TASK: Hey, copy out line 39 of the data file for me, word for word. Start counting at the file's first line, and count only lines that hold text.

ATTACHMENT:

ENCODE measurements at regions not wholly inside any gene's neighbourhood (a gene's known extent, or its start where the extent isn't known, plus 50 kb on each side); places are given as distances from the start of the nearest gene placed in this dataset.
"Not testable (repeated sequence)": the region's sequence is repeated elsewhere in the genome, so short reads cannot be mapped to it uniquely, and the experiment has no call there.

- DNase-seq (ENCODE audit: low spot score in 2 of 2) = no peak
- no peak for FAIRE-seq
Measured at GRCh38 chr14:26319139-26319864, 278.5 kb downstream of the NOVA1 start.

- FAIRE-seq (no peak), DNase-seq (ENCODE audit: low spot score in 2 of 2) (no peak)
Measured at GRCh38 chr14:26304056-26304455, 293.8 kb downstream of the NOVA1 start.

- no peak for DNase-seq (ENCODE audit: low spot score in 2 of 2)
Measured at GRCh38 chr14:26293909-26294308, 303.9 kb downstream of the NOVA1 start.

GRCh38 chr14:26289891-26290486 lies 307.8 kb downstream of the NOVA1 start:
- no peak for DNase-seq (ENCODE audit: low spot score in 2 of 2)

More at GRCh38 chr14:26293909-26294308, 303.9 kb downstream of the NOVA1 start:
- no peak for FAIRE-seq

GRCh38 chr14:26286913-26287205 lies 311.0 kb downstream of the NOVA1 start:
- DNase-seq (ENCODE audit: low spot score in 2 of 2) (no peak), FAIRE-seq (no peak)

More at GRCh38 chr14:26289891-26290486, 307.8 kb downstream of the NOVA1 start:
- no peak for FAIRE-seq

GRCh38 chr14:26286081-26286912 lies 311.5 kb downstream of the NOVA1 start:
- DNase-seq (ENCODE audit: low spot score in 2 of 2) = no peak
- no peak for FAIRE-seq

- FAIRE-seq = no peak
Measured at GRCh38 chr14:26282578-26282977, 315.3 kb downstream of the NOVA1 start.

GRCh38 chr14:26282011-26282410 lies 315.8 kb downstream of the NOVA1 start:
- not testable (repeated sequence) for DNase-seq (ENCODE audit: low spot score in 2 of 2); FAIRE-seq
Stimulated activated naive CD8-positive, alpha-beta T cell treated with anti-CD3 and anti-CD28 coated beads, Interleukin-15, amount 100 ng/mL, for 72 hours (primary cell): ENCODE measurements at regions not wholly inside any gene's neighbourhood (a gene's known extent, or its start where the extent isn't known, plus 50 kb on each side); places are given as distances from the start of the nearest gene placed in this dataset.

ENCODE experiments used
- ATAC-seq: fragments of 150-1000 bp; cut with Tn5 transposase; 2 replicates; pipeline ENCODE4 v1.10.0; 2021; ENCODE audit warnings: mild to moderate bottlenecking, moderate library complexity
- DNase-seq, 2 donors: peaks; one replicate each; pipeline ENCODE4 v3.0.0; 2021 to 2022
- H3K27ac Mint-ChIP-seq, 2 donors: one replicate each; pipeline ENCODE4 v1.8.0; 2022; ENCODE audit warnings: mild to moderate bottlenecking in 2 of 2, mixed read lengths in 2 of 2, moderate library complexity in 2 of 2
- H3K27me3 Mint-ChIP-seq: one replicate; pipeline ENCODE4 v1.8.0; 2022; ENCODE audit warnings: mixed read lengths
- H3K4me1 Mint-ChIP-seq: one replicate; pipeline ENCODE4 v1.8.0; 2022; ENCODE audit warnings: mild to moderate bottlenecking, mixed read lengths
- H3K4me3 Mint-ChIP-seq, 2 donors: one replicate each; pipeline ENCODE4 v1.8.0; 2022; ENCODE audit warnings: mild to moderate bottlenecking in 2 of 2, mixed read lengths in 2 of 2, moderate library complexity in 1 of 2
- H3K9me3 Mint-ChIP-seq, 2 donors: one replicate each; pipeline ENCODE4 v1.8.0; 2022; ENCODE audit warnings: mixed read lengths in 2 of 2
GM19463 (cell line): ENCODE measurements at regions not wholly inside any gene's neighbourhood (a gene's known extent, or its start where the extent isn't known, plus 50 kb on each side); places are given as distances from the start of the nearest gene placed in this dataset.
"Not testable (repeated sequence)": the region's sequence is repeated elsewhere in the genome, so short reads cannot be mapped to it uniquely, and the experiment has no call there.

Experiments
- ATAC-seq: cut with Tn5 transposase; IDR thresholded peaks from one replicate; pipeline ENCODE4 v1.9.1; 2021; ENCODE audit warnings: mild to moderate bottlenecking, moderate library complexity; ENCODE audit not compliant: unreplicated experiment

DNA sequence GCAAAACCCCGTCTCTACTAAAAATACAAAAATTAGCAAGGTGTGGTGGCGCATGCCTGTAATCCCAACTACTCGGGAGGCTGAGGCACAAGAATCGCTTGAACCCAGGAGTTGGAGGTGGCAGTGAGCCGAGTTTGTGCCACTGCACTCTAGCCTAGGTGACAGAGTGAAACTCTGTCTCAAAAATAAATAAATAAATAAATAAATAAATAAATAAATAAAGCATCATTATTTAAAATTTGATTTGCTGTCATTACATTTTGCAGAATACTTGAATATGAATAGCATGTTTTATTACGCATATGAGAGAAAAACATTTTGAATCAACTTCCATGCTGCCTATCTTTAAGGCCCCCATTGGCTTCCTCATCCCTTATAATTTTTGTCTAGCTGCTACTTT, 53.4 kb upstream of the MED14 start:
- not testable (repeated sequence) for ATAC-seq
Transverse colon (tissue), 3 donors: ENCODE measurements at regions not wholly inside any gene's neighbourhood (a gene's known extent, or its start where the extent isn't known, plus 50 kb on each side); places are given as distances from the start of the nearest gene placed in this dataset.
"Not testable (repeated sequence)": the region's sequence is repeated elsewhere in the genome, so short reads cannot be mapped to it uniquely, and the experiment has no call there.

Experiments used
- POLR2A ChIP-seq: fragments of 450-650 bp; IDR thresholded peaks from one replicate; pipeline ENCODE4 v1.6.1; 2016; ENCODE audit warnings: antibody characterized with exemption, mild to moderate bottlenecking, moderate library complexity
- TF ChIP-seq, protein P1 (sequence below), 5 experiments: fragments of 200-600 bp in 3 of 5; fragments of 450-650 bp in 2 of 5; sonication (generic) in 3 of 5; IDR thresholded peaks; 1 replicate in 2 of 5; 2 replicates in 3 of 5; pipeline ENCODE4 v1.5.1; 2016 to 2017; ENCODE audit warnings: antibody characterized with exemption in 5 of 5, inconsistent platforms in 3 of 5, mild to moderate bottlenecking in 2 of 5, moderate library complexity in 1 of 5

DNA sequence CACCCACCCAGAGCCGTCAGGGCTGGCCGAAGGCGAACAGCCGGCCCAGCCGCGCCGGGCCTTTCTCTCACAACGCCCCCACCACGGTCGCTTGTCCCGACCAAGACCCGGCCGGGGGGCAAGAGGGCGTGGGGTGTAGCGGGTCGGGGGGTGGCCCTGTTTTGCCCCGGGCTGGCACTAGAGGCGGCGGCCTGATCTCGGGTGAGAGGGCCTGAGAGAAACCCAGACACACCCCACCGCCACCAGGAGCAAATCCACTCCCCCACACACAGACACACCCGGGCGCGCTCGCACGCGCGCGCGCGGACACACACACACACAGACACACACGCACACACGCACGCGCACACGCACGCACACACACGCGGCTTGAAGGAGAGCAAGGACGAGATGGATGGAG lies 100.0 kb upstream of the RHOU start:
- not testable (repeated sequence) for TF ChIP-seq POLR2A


- not testable (repeated sequence) for ATAC-seq